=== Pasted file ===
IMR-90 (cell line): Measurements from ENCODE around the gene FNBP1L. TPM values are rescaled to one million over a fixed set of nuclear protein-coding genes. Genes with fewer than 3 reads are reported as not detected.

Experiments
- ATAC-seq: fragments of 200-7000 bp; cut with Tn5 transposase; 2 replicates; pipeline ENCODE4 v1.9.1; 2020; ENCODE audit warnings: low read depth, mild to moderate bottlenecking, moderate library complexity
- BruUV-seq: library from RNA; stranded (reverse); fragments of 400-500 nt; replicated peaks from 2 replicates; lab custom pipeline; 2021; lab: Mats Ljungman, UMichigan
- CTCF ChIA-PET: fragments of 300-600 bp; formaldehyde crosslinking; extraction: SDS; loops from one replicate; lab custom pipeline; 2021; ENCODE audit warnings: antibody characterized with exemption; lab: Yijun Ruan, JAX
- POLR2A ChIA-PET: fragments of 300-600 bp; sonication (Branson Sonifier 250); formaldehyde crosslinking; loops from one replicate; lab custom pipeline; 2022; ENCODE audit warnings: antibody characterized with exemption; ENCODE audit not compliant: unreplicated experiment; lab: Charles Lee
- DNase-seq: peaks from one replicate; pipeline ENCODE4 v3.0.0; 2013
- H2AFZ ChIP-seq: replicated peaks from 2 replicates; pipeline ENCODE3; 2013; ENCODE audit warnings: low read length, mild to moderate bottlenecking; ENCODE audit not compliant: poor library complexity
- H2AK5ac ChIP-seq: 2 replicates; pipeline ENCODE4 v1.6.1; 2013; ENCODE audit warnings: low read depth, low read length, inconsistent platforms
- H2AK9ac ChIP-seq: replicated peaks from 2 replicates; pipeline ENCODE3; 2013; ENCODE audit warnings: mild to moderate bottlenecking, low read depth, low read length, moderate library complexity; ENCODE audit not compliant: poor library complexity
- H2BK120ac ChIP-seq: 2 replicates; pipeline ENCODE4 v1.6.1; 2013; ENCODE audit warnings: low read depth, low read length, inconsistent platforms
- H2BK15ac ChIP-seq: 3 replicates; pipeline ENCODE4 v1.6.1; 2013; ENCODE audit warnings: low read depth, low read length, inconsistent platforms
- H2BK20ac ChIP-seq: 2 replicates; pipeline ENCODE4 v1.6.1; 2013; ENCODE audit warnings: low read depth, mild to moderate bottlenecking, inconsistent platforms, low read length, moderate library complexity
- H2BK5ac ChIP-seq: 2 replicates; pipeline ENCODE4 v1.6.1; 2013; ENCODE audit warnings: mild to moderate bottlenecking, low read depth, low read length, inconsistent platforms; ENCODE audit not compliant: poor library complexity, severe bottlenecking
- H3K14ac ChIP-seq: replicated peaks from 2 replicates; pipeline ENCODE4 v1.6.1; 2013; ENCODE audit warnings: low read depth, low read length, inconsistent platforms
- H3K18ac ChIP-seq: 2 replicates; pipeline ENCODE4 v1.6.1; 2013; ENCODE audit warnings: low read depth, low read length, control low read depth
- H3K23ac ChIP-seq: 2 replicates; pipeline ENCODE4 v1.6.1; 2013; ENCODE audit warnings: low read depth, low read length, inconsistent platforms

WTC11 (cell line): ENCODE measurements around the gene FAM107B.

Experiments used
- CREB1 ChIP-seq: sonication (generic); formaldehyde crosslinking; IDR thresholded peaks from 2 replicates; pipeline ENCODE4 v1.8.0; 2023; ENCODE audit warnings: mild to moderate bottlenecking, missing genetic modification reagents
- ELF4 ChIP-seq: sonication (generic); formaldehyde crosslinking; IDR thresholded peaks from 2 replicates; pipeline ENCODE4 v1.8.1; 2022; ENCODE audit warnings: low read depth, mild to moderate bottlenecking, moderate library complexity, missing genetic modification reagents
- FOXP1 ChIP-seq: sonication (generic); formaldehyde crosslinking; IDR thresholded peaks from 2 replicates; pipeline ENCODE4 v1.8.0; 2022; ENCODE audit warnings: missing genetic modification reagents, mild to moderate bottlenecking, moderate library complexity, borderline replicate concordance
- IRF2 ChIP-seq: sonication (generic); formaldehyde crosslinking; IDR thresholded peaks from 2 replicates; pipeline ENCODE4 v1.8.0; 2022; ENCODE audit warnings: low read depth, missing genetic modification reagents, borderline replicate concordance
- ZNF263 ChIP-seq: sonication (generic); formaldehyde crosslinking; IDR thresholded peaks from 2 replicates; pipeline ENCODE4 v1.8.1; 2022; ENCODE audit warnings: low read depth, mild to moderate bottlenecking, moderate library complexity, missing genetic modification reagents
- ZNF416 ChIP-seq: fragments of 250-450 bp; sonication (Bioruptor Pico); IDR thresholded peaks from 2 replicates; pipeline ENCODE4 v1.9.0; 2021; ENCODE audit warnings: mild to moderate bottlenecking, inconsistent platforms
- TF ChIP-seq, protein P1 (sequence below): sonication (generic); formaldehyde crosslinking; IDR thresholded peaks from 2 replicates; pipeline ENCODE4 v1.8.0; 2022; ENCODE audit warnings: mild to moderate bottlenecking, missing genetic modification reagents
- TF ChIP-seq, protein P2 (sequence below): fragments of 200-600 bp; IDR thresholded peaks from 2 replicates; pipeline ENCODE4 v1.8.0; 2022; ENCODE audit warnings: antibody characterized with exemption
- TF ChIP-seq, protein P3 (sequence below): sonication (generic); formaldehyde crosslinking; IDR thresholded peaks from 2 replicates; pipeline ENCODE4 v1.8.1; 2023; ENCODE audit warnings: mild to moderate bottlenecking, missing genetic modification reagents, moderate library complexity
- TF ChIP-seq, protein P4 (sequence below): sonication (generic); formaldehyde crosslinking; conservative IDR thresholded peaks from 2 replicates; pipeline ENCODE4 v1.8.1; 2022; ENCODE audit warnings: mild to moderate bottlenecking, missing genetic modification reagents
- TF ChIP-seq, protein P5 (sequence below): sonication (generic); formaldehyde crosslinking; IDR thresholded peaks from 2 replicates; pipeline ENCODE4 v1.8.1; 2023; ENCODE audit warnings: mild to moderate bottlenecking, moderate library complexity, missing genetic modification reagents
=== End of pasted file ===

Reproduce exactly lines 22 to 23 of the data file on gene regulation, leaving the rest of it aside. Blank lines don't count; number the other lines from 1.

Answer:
- FOXP1 ChIP-seq: sonication (generic); formaldehyde crosslinking; IDR thresholded peaks from 2 replicates; pipeline ENCODE4 v1.8.0; 2022; ENCODE audit warnings: missing genetic modification reagents, mild to moderate bottlenecking, moderate library complexity, borderline replicate concordance
- IRF2 ChIP-seq: sonication (generic); formaldehyde crosslinking; IDR thresholded peaks from 2 replicates; pipeline ENCODE4 v1.8.0; 2022; ENCODE audit warnings: low read depth, missing genetic modification reagents, borderline replicate concordance